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Training Reaction Times

Practicing and developing reaction times is a key part of any Martial Arts training. There are a variety of ways (and some of them quite playful and fun) to accomplish this training at all ages and skill levels.

Younger students
Much of what is used to train younger students focus on the “entertainment” value. Training reaction timing can be very entertaining. One of my favorites is using balloons or beach balls. Blow up a bunch of balloons or beach balls and have the students try to use their punches and kicks to keep them in the air. Make sure you have ample space between each student and let them roam wherever the balls or balloons take them. If you want to make it even more challenging, turn on a fan or anything which will blow them in different directions.

Beginner students
For older students, the idea of kicking or punching a balloons or beach balls may seem childish, thus it’s possible to modify the exercise by using things like scarves. Magicians have a great trick where they try to maintain a series of scarves in the air in a juggling exercise. This can be translated onto the Martial Arts floor. Take the students and form a circle. Using offensive and defensive techniques, try to keep the scarves moving around the circle to another person (a version of hot potato).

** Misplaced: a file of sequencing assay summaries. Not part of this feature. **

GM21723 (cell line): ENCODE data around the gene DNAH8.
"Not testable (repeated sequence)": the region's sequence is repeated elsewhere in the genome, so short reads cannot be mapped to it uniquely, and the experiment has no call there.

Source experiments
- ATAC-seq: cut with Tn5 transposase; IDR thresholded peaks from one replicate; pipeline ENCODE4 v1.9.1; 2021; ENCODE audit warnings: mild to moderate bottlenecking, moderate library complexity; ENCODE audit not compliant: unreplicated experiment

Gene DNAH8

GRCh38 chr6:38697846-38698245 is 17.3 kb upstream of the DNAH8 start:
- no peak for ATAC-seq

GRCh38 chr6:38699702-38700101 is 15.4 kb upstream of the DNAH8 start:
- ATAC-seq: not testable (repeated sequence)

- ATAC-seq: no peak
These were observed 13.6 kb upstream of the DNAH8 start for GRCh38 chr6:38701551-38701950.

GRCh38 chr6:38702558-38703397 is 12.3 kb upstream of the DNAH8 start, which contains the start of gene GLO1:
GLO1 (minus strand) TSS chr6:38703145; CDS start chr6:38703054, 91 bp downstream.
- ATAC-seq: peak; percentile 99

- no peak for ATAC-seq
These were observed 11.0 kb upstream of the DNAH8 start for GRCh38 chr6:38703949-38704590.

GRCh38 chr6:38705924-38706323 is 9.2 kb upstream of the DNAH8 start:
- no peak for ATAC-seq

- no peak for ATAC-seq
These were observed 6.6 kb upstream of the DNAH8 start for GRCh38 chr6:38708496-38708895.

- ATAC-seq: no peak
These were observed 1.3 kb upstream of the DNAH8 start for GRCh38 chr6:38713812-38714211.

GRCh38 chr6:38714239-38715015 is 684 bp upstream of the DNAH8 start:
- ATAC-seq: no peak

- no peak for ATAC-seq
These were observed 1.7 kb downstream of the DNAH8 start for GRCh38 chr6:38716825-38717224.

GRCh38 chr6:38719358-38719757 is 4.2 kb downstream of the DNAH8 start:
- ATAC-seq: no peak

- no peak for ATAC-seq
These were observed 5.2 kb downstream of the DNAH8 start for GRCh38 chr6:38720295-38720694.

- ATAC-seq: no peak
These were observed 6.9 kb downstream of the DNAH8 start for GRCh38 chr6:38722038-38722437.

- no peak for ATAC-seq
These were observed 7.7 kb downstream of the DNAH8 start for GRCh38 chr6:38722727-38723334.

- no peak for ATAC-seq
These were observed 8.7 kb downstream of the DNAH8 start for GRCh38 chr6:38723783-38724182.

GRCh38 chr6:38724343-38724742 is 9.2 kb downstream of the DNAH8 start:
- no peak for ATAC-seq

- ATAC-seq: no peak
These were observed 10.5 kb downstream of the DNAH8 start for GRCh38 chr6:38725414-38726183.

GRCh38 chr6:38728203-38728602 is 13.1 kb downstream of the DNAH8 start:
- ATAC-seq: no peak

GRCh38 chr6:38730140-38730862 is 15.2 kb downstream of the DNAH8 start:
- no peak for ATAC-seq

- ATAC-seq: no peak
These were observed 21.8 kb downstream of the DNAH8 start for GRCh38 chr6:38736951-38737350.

Another idea of beginner students where the class size may be smaller is the use of “reaction balls”. Reaction balls are generally used in various sports, such as baseball or basketball, to train players on how to recover from odd bounces. While not specific to Martial Arts in use, this can be an ideal way to practice reaction times with limited participants. This can even be practiced when only one person is involved by utilizing a wall to bounce the ball off of.

Advanced students
When students are comfortable in facing one another and being able to do so in a controlled and safe manner, reaction training can advance into actual face-to-face combat.

One simple drill is to have two combatants facing each other. The attacker will initiate a tap. The more skilled the participants, the more variety of taps one can use. However, to start with, simply isolate the attack to a single region of the body, such as the top of the head. The defender must react to the movement and block.

As the participants increase their skill, vary the attack as well as decrease the proximity of the combatants. The closer the opponent, the less time there is to react and the quicker the reaction time must be.

Be careful not to fall into a pattern or rhythm with the attacks as it become too easy to predict when the next attack will come. The best way to overcome this is to change partners and positions frequently and keep everyone on their toes.

Training reaction times is a key to advancing a student’s skills in Martial Arts. It can begin at any level and any age. But most of all, it is a lot of fun to train this very important skill!


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